Refresh must stop now (Jane Haswell)

“If someone is going down the wrong road, he doesn’t need motivation to speed him up. What he needs is education to turn him around.” (Jim Rohn).

Every Shetlander’s future depends on education. Shetlanders have shouted loud and clear that education must be the priority. The wrong road has been embarked upon with the “same percentage cuts” across all departments regardless of their function. That was a political decision and political decisions can and must be revisited when evidence of this magnitude is presented.

I know there are councillors who have recognised this for some time and are working to put in place cuts that will preserve a core belief that defines us as Shetlanders – “our bairns are our future, our priority”. That’s leadership with a vision and integrity.

It has taken education to show us we are on the wrong “same percentage cuts” road. Prioritising is the message from the electorate, the electorate councillors are there to serve.

This refresh must stop now for the education, health and wellbeing of the children and ultimately for Shetland’s future.

So to our councillors I say, I believe you are listening and today you can show you are hearing the will of the people.

Jane Haswell


Add Your Comment
  • Margaret Gear

    • September 13th, 2012 18:18

    Well said Jane!

  • Jane Haswell

    • November 19th, 2012 23:33

    The blueprint proposal to close Aith Junior High will see an influx of 102 children into the current overcrowded AHS . This will include children with additional support needs. The Doran report & the Scottish Governments reply put statutory duties on local authority’s to have a presumption for ‘mainstreaming in a child’s local area’. Taking children currently attending their local Junior High and placing them on a bus for over 130 mins a day will not enhance ANY child’s life , these are proposals which go against every requirement of GIRFEC & the Educational (Additional Support for Learning) Scotland Act. These will be open to judicial challenge.

    This will be the same for each of the Junior High closure proposals. The same for each child with Additional Support Needs currently being supported in their own locality. The Doran report looks at the need to reverse the historic Special School model to build upon the successes of mainstreaming in a child’s home area.

    What has not been voiced in the discussions around the New Anderson High is the plans for an integrated Additional Support unit or the wider debate about rural children with additional support needs who currently attend their local school being placed on buses or hostel accommodation. If 130 mins travel a day , is the maximum time before hostel accommodation is offered will the new hostel provide adapted accommodation for those who will now be in that criteria?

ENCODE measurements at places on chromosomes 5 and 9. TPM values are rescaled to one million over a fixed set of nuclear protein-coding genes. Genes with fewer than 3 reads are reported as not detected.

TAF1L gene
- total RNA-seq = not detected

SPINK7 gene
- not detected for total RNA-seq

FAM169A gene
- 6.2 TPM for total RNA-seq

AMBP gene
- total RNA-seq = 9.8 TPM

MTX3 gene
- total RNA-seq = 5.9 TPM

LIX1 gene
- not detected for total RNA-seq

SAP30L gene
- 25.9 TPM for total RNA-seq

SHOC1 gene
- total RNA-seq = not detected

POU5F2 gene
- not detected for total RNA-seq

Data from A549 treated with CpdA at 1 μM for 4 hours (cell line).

This debate must take place now, there must be an integral unit from the start. As was promised in the discussions prior to the Scottish Futures allocation. Additional support provision must be in the same new building, the same New Anderson High. It must not be sacrificed due to running out of room or money to build a larger than expected hostel. It must not remain a separate building on a separate campus.

    I am confident that councillors will consider carefully the widest implications of the Blueprint proposals in what are now completely different circumstances than when they voted 12 -10 on the 20th September. I have had the support of the Convenor who states that although discussions are at the early stage and may be delicate there is a commitment to full inclusion. I am sure when the political leader has the curtsey to reply to me, he will echo this sentiment.

    However ‘ a commitment ‘ is not a plan & parents of children with additional support needs are asking for firm plans to demonstrate priority being given to a fully integrated and imbedded Additional Support provision on the new campus as well as a comitment to education all children in their local area.

    Parents are reminding Councillors’ of their statutory duty to follow the Doran report & the Scottish Governments commitment to placing the needs & rights of every child in Shetland at the centre of their policies. This can never be achieved by transporting children over 13 hrs a week for over 40 weeks a year. Many children will simply not be able to cope.

    There are creative people coming forward with realistic options. There needs to be an integrated Education Strategy for Shetland from Nursery to FE/HE with creativity and compassion at its heart. Yes it needs to be financially viable & it can be. But again that takes leadership & vision as well as commitment to listen to the views of those the council serve.

    The Doran report provides not only vision but legal safeguards for parents in the areas of proposed closure and those in Lerwick concerned about separate provision.


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